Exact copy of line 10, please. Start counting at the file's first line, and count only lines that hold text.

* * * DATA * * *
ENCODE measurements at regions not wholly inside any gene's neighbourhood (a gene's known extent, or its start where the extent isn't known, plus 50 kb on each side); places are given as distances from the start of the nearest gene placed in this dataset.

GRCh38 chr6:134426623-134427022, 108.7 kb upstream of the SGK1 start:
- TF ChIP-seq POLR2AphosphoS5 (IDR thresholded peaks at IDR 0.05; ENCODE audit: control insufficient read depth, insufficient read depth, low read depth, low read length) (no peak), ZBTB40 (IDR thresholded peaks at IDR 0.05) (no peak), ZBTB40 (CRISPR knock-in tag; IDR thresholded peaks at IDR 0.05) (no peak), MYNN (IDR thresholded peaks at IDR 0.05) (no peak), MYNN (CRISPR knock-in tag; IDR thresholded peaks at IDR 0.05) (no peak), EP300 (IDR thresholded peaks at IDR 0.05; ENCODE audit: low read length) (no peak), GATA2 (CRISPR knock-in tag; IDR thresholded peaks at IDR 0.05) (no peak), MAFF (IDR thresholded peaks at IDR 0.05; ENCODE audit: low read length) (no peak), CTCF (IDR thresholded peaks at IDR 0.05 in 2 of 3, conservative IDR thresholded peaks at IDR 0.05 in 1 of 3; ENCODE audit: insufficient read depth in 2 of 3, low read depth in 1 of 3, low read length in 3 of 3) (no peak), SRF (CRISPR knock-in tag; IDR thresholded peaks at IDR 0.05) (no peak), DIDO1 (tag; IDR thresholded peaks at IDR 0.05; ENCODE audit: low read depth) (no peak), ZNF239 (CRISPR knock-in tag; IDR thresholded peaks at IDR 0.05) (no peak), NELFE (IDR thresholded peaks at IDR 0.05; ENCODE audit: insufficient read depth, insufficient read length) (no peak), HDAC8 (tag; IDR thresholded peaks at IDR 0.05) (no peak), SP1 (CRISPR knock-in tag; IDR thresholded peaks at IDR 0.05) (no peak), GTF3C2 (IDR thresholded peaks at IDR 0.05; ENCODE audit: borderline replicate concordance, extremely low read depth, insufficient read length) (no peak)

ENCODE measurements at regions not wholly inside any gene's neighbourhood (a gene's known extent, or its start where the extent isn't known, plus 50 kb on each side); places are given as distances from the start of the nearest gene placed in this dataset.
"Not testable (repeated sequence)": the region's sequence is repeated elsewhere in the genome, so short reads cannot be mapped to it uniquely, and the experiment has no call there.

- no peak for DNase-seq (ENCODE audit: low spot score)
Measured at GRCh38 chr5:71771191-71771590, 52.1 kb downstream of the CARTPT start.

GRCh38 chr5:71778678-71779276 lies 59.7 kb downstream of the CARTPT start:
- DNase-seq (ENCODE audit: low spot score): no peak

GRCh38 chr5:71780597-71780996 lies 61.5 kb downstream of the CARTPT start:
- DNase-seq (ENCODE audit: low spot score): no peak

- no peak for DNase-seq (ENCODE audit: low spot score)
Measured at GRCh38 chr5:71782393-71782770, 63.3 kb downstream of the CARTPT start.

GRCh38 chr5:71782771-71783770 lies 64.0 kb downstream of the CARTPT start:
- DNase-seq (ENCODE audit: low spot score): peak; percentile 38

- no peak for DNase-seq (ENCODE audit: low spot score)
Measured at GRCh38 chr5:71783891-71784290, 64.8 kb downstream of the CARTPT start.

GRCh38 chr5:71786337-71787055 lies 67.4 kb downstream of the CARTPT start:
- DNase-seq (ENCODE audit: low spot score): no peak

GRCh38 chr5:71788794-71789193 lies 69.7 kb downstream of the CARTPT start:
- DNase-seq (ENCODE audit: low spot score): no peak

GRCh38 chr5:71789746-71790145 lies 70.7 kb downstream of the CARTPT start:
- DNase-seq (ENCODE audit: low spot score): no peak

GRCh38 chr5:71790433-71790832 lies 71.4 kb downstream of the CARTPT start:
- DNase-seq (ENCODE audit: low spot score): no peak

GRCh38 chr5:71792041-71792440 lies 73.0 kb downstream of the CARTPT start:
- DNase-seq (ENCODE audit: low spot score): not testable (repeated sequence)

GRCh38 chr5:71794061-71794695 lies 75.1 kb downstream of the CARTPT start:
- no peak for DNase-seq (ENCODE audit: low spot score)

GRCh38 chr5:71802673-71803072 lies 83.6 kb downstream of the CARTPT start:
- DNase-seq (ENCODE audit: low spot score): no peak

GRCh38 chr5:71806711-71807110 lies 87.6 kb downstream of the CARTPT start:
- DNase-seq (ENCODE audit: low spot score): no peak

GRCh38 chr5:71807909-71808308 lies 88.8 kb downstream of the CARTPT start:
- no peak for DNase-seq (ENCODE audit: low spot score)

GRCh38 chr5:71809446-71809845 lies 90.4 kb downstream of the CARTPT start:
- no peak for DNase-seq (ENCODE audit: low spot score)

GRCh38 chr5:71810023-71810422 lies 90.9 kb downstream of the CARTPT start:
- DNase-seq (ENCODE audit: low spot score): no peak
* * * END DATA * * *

GRCh38 chr5:71780597-71780996 lies 61.5 kb downstream of the CARTPT start: